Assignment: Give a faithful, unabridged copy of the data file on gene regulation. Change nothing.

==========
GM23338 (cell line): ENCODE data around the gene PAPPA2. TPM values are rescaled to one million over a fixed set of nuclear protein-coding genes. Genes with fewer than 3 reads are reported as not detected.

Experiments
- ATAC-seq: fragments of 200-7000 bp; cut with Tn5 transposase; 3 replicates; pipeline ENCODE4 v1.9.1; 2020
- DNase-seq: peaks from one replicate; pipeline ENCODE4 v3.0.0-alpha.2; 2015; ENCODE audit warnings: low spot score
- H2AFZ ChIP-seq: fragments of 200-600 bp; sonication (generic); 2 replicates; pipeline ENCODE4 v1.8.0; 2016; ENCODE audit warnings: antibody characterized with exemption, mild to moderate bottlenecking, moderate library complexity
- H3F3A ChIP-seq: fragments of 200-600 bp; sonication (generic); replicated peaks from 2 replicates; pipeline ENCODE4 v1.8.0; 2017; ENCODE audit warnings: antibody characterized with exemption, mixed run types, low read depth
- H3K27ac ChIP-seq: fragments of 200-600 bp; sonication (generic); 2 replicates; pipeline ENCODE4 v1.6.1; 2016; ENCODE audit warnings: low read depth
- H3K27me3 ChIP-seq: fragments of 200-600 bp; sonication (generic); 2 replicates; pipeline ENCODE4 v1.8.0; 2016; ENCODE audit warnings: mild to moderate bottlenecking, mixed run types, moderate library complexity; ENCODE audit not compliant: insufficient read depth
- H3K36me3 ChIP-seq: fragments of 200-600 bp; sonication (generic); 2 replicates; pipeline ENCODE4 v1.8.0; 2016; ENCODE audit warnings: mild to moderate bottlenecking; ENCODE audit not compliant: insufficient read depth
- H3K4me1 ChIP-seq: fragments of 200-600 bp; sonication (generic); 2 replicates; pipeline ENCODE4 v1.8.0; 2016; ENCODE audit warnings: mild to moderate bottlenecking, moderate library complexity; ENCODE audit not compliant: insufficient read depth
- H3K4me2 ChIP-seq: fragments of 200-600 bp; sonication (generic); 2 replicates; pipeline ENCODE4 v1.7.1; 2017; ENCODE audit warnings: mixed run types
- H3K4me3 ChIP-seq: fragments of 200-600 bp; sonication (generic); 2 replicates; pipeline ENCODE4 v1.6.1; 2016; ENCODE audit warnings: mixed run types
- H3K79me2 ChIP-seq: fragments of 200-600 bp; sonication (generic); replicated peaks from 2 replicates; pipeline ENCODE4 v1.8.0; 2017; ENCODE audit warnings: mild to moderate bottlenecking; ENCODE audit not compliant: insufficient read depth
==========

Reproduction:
GM23338 (cell line): ENCODE data around the gene PAPPA2. TPM values are rescaled to one million over a fixed set of nuclear protein-coding genes. Genes with fewer than 3 reads are reported as not detected.

Experiments
- ATAC-seq: fragments of 200-7000 bp; cut with Tn5 transposase; 3 replicates; pipeline ENCODE4 v1.9.1; 2020
- DNase-seq: peaks from one replicate; pipeline ENCODE4 v3.0.0-alpha.2; 2015; ENCODE audit warnings: low spot score
- H2AFZ ChIP-seq: fragments of 200-600 bp; sonication (generic); 2 replicates; pipeline ENCODE4 v1.8.0; 2016; ENCODE audit warnings: antibody characterized with exemption, mild to moderate bottlenecking, moderate library complexity
- H3F3A ChIP-seq: fragments of 200-600 bp; sonication (generic); replicated peaks from 2 replicates; pipeline ENCODE4 v1.8.0; 2017; ENCODE audit warnings: antibody characterized with exemption, mixed run types, low read depth
- H3K27ac ChIP-seq: fragments of 200-600 bp; sonication (generic); 2 replicates; pipeline ENCODE4 v1.6.1; 2016; ENCODE audit warnings: low read depth
- H3K27me3 ChIP-seq: fragments of 200-600 bp; sonication (generic); 2 replicates; pipeline ENCODE4 v1.8.0; 2016; ENCODE audit warnings: mild to moderate bottlenecking, mixed run types, moderate library complexity; ENCODE audit not compliant: insufficient read depth
- H3K36me3 ChIP-seq: fragments of 200-600 bp; sonication (generic); 2 replicates; pipeline ENCODE4 v1.8.0; 2016; ENCODE audit warnings: mild to moderate bottlenecking; ENCODE audit not compliant: insufficient read depth
- H3K4me1 ChIP-seq: fragments of 200-600 bp; sonication (generic); 2 replicates; pipeline ENCODE4 v1.8.0; 2016; ENCODE audit warnings: mild to moderate bottlenecking, moderate library complexity; ENCODE audit not compliant: insufficient read depth
- H3K4me2 ChIP-seq: fragments of 200-600 bp; sonication (generic); 2 replicates; pipeline ENCODE4 v1.7.1; 2017; ENCODE audit warnings: mixed run types
- H3K4me3 ChIP-seq: fragments of 200-600 bp; sonication (generic); 2 replicates; pipeline ENCODE4 v1.6.1; 2016; ENCODE audit warnings: mixed run types
- H3K79me2 ChIP-seq: fragments of 200-600 bp; sonication (generic); replicated peaks from 2 replicates; pipeline ENCODE4 v1.8.0; 2017; ENCODE audit warnings: mild to moderate bottlenecking; ENCODE audit not compliant: insufficient read depth